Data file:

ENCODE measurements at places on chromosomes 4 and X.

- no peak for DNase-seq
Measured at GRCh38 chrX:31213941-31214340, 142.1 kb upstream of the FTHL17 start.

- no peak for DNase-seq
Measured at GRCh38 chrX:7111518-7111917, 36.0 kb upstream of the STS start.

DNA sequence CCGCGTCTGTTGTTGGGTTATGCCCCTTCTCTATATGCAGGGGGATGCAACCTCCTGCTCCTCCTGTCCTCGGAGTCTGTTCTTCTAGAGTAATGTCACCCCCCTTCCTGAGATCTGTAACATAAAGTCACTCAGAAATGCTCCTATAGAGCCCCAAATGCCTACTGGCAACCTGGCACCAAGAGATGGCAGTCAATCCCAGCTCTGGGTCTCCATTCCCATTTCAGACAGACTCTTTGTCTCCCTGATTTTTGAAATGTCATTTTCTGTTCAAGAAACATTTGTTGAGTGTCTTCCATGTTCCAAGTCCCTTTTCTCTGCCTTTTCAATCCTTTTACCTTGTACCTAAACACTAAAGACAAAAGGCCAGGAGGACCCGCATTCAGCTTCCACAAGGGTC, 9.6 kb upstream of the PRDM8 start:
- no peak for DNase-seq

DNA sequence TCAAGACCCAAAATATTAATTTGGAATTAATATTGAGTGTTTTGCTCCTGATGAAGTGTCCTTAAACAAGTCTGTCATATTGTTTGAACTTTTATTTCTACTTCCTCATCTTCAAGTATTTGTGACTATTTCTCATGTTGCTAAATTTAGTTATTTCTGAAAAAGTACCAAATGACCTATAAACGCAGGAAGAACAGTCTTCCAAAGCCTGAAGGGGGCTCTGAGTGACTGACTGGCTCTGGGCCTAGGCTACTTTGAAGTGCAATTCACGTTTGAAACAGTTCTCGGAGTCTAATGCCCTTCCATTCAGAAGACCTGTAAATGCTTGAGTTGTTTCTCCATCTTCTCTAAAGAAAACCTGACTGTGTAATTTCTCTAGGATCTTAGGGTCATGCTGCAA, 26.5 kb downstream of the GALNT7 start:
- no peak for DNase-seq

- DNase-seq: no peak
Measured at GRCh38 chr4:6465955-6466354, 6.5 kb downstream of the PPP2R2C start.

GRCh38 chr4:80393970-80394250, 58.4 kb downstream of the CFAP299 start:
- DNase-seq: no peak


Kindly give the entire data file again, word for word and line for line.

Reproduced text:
ENCODE measurements at places on chromosomes 4 and X.

- no peak for DNase-seq
Measured at GRCh38 chrX:31213941-31214340, 142.1 kb upstream of the FTHL17 start.

- no peak for DNase-seq
Measured at GRCh38 chrX:7111518-7111917, 36.0 kb upstream of the STS start.

DNA sequence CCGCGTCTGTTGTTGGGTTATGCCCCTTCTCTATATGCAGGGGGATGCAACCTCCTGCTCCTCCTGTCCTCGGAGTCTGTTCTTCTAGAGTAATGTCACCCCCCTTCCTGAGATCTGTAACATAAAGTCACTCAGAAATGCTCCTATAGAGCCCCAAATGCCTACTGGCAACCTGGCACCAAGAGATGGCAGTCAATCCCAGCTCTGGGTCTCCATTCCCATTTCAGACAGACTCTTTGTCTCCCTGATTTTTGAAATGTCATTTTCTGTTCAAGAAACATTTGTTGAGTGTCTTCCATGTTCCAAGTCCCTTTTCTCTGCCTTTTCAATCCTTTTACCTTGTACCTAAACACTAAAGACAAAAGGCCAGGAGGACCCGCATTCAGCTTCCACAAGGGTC, 9.6 kb upstream of the PRDM8 start:
- no peak for DNase-seq

DNA sequence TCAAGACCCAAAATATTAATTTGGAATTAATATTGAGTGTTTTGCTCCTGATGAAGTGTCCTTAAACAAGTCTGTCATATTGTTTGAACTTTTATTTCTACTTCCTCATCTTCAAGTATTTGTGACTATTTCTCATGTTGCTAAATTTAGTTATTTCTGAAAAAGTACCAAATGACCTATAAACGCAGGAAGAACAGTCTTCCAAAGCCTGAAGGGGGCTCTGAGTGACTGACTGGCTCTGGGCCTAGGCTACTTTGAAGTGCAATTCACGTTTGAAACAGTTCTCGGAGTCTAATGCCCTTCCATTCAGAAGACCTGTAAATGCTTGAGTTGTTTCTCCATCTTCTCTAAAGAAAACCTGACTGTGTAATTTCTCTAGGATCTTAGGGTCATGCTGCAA, 26.5 kb downstream of the GALNT7 start:
- no peak for DNase-seq

- DNase-seq: no peak
Measured at GRCh38 chr4:6465955-6466354, 6.5 kb downstream of the PPP2R2C start.

GRCh38 chr4:80393970-80394250, 58.4 kb downstream of the CFAP299 start:
- DNase-seq: no peak